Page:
Mehta Vs. Union of India & Ors  INSC 7 (12 January 1988)
E.S. (J) Venkataramiah, E.S. (J) Singh, K.N. (J)
1988 AIR 1115 1988 SCR (2) 530 1988 SCC (1) 471 JT 1988 (1) 69
control, prevention and abatement of pollution of Ganga water-In Kanpur, U.P.-Responsibility of the municipal body in respect thereof.
Court in M.C. Mehta v. Union of India & ors.,  4 S.C.C. 463 had
issued certain directions with regard to the industries in which the business
of tanning was being carried on near Kanpur on the banks of the River Ganga. On
that occasion, the Court had directed that the case in respect of the municipal
bodies and the industries which were responsible for the pollution of the water
in the river Ganga would be taken up next, and accordingly, the Court took up
for consideration this case against the Kanpur Nagar Mahapalika, since it was
found that Kanpur was one of the biggest cities on the banks of the river Ganga.
the laws governing the local bodies, the nagar Mahapalikas and Municipal Boards
were primarily responsible for the maintenance of cleanliness in the areas
under their jurisdiction and the protection of their environments. Under the
water (Prevention and Control of Pollution) Act, 1974 (the 'Water Act')
provisions had been made for the establishment of Boards for the prevention and
control of water pollution, etc. The Environment (Protection) Act, 1986,
contained provisions relating to the control, prevention and abatement of
pollution of water.
Parliament and the State Legislature had thus enacted laws, imposing duties on
the Central and State Boards and the municipalities for the prevention and
control of pollution of water, no adequate action had been taken pursuant to
many of their provisions. 274.50 million litres a day of sewage water was being
discharged into the river Ganga from the
city of Kanpur, which was the highest in the State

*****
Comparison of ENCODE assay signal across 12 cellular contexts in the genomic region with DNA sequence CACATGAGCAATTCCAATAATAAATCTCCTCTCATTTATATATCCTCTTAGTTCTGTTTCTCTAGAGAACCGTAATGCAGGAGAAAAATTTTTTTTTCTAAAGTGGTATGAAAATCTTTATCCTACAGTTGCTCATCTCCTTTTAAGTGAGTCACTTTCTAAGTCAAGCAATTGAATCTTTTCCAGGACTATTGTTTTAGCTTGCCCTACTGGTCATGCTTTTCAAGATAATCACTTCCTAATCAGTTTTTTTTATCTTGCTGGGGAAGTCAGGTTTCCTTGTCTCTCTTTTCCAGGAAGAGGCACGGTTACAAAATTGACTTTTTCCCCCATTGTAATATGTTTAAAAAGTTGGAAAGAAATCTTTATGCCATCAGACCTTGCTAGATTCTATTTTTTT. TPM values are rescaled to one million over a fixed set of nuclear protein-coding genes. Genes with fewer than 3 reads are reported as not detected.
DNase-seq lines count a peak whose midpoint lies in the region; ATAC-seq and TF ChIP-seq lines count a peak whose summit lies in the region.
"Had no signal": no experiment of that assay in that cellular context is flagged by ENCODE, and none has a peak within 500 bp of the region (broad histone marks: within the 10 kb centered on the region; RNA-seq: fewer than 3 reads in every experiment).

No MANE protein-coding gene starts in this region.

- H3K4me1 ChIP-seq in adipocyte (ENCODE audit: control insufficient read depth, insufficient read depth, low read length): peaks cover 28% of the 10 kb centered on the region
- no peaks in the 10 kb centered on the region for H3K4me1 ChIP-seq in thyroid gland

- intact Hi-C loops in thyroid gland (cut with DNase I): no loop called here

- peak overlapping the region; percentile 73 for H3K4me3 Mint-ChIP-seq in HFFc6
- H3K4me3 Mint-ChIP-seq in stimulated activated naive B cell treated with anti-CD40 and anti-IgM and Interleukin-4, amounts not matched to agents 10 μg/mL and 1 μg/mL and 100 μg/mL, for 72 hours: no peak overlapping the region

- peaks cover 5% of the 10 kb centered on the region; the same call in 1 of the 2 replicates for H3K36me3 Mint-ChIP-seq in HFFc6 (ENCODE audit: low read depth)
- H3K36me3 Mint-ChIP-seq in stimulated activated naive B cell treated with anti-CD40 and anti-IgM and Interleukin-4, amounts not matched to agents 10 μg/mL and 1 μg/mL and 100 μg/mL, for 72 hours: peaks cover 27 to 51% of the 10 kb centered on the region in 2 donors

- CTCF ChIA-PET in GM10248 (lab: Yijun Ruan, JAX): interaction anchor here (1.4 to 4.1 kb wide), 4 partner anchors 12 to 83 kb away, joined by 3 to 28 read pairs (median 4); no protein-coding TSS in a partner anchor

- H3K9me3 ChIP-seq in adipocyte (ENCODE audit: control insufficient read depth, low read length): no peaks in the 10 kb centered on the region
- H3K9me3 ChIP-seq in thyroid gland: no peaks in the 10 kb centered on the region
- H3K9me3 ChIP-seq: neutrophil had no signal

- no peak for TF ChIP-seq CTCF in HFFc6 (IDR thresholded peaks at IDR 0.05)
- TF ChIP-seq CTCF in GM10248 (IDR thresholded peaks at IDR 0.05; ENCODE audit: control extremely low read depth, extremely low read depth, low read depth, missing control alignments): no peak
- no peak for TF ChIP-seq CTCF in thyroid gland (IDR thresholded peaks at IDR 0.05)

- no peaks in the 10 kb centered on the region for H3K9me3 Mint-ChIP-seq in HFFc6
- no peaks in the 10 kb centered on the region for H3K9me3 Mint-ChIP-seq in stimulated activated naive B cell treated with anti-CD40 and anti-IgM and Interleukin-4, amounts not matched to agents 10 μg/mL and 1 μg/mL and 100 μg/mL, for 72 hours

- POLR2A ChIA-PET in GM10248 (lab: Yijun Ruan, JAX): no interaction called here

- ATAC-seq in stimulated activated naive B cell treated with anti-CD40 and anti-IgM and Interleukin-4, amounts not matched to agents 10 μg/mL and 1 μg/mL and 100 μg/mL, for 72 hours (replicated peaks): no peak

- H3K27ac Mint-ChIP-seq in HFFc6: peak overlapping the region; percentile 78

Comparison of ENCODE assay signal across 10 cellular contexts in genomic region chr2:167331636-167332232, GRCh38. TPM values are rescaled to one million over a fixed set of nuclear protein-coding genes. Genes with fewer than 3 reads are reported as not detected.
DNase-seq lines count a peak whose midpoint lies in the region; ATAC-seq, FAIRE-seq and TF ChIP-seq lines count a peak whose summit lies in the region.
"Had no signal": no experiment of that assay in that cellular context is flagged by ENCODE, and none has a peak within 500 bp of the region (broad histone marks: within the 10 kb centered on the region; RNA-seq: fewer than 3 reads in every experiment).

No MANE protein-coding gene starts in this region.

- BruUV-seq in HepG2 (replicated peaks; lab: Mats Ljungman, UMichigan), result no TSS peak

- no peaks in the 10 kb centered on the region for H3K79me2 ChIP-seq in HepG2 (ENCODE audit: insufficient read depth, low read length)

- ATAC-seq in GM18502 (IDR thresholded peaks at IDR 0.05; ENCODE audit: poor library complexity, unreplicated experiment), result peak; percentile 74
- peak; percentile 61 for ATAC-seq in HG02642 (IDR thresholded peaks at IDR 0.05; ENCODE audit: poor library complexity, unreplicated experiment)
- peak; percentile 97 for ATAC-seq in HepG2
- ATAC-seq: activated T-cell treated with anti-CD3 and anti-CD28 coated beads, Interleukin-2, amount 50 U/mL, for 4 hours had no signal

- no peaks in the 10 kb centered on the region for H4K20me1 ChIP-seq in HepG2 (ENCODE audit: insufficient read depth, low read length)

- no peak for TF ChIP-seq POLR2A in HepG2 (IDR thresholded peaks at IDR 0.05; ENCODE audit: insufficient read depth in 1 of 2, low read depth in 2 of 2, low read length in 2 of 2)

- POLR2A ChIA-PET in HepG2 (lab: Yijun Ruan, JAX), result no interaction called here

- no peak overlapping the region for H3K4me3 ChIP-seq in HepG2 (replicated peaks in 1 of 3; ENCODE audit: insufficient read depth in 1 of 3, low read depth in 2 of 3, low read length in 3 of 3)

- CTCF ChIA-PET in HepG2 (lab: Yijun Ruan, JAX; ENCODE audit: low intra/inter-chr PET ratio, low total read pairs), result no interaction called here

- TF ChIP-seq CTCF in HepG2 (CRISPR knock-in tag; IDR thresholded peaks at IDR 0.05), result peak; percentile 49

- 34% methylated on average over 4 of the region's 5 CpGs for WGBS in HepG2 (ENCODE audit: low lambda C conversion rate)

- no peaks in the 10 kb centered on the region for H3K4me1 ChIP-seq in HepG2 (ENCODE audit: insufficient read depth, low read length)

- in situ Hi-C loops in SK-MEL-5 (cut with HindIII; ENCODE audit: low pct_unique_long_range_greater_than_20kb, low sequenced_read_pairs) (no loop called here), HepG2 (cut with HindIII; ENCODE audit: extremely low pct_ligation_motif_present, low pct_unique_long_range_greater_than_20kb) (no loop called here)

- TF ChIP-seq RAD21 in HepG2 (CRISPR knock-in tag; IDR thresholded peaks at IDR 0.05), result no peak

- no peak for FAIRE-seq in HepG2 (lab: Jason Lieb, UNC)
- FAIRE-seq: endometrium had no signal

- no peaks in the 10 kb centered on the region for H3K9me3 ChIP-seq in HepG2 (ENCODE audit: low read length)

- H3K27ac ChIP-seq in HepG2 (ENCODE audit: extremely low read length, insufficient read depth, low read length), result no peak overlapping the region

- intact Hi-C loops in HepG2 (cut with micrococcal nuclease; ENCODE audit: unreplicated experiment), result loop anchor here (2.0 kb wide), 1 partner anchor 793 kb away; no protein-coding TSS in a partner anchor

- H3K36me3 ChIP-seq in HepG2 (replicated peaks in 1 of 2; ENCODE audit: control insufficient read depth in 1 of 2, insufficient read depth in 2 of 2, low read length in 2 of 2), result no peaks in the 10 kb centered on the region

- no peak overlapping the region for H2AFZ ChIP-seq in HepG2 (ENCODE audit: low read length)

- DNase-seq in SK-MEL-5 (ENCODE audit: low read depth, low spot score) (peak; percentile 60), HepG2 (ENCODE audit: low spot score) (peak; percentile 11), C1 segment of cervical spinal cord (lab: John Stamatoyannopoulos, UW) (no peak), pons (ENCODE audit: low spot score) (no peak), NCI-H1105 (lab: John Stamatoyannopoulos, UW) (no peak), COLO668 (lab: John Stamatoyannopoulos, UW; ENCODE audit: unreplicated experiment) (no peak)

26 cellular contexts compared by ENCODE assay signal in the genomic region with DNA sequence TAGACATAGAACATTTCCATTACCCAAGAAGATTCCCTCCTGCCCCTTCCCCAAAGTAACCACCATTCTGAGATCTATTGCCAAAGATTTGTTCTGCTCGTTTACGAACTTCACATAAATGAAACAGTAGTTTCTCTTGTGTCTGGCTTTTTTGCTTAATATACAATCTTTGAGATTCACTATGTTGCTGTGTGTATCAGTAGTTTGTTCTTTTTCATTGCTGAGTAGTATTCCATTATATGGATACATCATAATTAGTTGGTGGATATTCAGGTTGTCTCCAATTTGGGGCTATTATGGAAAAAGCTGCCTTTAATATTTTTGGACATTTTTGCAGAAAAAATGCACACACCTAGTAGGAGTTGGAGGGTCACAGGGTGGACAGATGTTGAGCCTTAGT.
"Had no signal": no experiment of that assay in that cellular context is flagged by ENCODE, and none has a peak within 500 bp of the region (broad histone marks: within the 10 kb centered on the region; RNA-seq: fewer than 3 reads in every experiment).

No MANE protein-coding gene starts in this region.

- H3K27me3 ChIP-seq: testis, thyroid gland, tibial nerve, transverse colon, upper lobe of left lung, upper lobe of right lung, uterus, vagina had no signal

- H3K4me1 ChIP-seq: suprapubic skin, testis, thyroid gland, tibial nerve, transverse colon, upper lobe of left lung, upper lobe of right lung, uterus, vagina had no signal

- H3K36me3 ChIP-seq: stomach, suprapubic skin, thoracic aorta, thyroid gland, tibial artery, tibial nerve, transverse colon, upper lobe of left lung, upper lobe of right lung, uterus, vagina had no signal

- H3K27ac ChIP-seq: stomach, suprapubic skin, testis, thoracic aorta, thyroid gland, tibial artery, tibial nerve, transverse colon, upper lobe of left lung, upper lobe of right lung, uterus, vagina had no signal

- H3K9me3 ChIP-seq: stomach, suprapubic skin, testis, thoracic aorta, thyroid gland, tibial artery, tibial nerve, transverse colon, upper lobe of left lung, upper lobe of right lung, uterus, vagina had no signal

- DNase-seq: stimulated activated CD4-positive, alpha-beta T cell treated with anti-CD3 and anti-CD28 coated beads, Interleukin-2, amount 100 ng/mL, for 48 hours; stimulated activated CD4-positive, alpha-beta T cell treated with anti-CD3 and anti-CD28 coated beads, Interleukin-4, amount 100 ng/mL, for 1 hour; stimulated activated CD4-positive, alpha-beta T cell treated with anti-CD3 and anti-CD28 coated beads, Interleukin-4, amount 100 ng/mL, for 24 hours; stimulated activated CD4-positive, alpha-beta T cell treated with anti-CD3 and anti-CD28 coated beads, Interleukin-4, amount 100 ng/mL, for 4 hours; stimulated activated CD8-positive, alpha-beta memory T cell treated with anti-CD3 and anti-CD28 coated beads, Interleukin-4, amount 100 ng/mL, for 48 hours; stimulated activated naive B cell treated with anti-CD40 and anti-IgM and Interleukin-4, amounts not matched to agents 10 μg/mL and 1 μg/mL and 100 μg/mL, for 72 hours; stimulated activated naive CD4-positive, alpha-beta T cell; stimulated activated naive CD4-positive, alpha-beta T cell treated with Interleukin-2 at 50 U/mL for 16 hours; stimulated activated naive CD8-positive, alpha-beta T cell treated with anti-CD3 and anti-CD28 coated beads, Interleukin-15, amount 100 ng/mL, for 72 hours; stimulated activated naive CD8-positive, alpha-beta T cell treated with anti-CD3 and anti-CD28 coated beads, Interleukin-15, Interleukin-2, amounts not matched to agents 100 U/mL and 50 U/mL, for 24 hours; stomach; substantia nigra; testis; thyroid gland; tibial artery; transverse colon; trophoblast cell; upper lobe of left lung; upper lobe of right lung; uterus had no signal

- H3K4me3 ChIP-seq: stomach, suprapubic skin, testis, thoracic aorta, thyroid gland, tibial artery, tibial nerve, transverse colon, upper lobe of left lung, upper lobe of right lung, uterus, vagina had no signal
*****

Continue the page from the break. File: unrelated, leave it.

of U.P. Sewer cleaning had never been done
systematically in Kanpur, and there was mal-functioning and
choking of the city sewerage. Pollution of water in the river Ganga was of the highest degree at Kanpur, and a large extent of misery,
sickness and death due to infectious diseases arose out of water supplies. The
petitioner filed this writ petition as a Public Interest Litigation against the
public nuisance 531 caused by the serious pollution of the river Ganga, for protecting the lives of the people using the Ganga water.
of the petition, the Court, ^
The petitioner before the Court was no doubt not a riparian owner. He was a
person interested in protecting the lives of the people who made use of the
water flowing in the river Ganga and his
right to maintain the petition could not be disputed. The nuisance caused by
the pollution was a public nuisance, wide-spread in range and indiscriminate in
its effect, and it would not be reasonable to expect any particular person to
take proceedings to stop it as distinct from the community at large. The
petition was entertained as a Public Interest Litigation. On the facts and in
the circumstances of the case, the Court was of the view that the petitioner
was entitled to move the Court in order to enforce the statutory provisions
which imposed duties on the municipal authorities and the Boards under the
water Act, on account of failure of which to obey the statutory duties for
several years, the water in the River Ganga at Kanpur had become so much
polluted that it could no longer be used by the people for drinking or bathing.
The Nagar Mahapalika of Kanpur had to bear the major
responsibility for the pollution of the river near the Kanpur city. The construction of certain
works, undertaken under the Ganga Action Plan at Kanpur to improve the sewerage system and prevent pollution of the
water in the river Ganga, were going on at a snail's pace.
The Court expected the authorities concerned would complete those works within
the target dates mentioned in their counter-affidavits. The Court noticed that
the Kanpur Nagar Mahapalika had not yet submitted its proposals for sewage
treatment works to the State Board constituted under Water Act, and directed
that the mahapalika should submit its proposals to the State Board within six
months (from the date of this judgment).
552A-F] The Court further directed;